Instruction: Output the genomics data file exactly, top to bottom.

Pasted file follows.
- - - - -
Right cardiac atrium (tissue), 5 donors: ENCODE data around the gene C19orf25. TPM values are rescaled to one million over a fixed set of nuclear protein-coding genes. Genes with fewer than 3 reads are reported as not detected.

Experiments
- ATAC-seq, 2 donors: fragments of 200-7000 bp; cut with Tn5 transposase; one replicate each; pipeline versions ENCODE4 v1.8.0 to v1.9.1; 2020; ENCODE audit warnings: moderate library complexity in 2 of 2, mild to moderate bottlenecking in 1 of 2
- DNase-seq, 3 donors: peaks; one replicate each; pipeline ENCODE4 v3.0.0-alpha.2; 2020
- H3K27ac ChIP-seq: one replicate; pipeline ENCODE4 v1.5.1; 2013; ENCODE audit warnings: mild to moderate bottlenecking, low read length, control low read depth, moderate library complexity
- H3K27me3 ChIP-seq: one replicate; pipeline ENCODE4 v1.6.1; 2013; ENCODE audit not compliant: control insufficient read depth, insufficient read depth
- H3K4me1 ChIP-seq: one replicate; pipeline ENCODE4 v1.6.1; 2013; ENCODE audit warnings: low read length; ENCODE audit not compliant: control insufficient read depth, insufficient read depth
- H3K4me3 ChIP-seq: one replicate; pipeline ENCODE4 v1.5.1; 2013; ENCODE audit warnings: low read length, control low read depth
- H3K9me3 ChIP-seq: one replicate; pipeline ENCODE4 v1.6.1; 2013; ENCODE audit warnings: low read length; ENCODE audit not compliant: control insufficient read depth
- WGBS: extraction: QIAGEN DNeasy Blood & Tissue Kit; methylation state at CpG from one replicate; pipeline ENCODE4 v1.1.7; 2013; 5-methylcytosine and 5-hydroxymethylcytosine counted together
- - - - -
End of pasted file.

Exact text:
Right cardiac atrium (tissue), 5 donors: ENCODE data around the gene C19orf25. TPM values are rescaled to one million over a fixed set of nuclear protein-coding genes. Genes with fewer than 3 reads are reported as not detected.

Experiments
- ATAC-seq, 2 donors: fragments of 200-7000 bp; cut with Tn5 transposase; one replicate each; pipeline versions ENCODE4 v1.8.0 to v1.9.1; 2020; ENCODE audit warnings: moderate library complexity in 2 of 2, mild to moderate bottlenecking in 1 of 2
- DNase-seq, 3 donors: peaks; one replicate each; pipeline ENCODE4 v3.0.0-alpha.2; 2020
- H3K27ac ChIP-seq: one replicate; pipeline ENCODE4 v1.5.1; 2013; ENCODE audit warnings: mild to moderate bottlenecking, low read length, control low read depth, moderate library complexity
- H3K27me3 ChIP-seq: one replicate; pipeline ENCODE4 v1.6.1; 2013; ENCODE audit not compliant: control insufficient read depth, insufficient read depth
- H3K4me1 ChIP-seq: one replicate; pipeline ENCODE4 v1.6.1; 2013; ENCODE audit warnings: low read length; ENCODE audit not compliant: control insufficient read depth, insufficient read depth
- H3K4me3 ChIP-seq: one replicate; pipeline ENCODE4 v1.5.1; 2013; ENCODE audit warnings: low read length, control low read depth
- H3K9me3 ChIP-seq: one replicate; pipeline ENCODE4 v1.6.1; 2013; ENCODE audit warnings: low read length; ENCODE audit not compliant: control insufficient read depth
- WGBS: extraction: QIAGEN DNeasy Blood & Tissue Kit; methylation state at CpG from one replicate; pipeline ENCODE4 v1.1.7; 2013; 5-methylcytosine and 5-hydroxymethylcytosine counted together